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Sunday, September 27, 2009

Risk Identification

The objectives of risk identification are to :
(1) identify and categorize risks that could affect the project and
(2) document these risks.
The outcome of risk identification is a list of risks. For non-complex, low-cost projects, the risks may be kept simply as a list of red flag items. The items can then be assigned to individual team members to watch throughout the project development process and used for risk allocation purposes, as described later in this document. For complex, high-cost projects, the risks can feed the rigorous process of assessment, analysis, mitigation and planning, allocation, and monitoring and updating described in this document.

The risk identification process begins with the team compiling the project's risk events. The identification process will vary, depending on the nature of the project and the risk management skills of the team members, but most identification processes begin with an examination of issues and concerns created by the project development team. These issues and concerns can be derived from an examination of the project description, work breakdown structure, cost estimate, design and construction schedule, procurement plan, or general risk checklists. Checklists and databases can be created for recurring risks, but project team experience and subjective analysis almost always will be required to identify project specific risks. The team should examine and identify project events by reducing them to a level of detail that permits an evaluator to understand the significance of any risk and identify its causes, (i.e., risk drivers).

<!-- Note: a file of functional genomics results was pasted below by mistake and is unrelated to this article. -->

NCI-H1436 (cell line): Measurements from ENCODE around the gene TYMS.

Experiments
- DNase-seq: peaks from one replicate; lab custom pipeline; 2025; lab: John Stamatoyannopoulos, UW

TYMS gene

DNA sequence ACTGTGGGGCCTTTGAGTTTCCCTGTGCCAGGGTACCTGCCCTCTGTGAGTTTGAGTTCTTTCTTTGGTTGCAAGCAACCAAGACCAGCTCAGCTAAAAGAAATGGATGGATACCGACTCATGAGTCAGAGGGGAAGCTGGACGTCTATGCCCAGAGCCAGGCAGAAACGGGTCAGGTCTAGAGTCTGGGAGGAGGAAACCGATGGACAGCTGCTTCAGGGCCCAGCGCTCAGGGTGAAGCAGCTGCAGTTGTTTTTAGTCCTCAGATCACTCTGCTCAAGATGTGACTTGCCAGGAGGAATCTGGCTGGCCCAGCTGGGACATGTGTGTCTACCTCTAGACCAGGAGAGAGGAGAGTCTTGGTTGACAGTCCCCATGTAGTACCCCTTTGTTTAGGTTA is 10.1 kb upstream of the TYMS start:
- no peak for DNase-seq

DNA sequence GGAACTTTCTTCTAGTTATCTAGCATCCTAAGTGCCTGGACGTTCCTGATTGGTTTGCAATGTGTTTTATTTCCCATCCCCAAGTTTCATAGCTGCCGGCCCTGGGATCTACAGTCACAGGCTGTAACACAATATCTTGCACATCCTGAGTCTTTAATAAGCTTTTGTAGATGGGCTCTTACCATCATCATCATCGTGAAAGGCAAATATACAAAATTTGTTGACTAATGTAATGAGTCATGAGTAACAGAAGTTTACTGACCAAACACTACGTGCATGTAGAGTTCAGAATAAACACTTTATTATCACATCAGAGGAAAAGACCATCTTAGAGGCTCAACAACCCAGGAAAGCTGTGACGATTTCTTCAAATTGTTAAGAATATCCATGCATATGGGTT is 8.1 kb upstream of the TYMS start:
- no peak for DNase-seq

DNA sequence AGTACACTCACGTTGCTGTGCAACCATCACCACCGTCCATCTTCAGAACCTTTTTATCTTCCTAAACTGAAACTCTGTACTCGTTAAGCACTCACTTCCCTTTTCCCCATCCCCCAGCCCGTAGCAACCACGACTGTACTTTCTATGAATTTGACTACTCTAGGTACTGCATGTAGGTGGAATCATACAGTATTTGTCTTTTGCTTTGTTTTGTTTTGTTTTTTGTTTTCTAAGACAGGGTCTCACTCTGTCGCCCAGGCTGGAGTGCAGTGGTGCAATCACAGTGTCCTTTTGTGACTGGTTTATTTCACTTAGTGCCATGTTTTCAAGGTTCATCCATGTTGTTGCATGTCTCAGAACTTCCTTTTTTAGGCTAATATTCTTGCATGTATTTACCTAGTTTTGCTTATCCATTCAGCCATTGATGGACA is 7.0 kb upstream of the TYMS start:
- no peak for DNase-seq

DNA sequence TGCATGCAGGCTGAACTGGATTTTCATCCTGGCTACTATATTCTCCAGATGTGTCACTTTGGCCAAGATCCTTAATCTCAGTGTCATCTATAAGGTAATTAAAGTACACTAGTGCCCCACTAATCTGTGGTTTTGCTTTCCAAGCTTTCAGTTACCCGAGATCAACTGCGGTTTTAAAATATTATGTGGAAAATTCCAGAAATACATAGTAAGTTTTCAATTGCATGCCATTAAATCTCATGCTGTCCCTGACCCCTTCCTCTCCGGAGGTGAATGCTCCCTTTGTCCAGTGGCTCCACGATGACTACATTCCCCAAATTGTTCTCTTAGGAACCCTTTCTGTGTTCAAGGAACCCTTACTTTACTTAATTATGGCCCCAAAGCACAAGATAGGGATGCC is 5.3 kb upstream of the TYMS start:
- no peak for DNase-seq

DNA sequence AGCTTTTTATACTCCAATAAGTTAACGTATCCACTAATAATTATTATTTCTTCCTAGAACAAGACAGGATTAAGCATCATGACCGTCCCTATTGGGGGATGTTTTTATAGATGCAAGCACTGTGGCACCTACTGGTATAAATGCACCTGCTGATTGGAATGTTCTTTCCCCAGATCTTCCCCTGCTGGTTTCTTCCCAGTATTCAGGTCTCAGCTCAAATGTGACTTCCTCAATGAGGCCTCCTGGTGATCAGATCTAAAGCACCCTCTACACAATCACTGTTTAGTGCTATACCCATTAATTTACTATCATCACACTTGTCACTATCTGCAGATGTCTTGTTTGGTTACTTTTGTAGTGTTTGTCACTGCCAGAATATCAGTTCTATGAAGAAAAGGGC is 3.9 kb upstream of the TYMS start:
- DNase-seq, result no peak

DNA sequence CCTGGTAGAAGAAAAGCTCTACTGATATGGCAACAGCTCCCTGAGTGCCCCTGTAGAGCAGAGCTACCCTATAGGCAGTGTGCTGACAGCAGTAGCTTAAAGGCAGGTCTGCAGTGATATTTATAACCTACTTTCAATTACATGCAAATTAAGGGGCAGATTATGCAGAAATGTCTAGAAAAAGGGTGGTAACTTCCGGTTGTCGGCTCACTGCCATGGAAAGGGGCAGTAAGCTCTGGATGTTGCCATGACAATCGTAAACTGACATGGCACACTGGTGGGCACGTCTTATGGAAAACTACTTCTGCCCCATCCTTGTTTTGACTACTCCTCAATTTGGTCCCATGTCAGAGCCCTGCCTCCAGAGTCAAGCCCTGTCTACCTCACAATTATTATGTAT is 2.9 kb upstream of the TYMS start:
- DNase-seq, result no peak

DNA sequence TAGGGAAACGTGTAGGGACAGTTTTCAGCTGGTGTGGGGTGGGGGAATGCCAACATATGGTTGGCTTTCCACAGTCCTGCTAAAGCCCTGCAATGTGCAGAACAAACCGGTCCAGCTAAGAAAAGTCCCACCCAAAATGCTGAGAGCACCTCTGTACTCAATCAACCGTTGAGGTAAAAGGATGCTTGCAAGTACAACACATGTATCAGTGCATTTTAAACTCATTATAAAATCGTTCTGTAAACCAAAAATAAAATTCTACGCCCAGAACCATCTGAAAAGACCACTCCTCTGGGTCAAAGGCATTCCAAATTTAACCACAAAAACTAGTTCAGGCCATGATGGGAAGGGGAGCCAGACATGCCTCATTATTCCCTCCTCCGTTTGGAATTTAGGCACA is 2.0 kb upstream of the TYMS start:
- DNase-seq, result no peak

One method for identifying risks is to create a risk item checklist. The checklist can be used for risk identification and focuses on some subset of known and predictable risks in the following generic subcategories :
- Product size : risks associated with the overall size of the software to be built or modified.
- Business Impact : risks associated with constraints imposed by management or the marketplace.
- Customer characteristics : risks associated with the sophistication of the customer and the developer's ability to communicate with the customer in a timely manner.
- Process definition : risks associated with the degree to which the software process has been defined and is followed by the development organization.
- Development environment : risks associated with the availability and quality of the tools to be used to build the product.
- Technology to be built : risks associated with the complexity of the system to be built and the "newness" of the technology that is packaged by the system.
- Staff size and experience : risks associated with the overall technical and project experience of the software engineers who will do the work.

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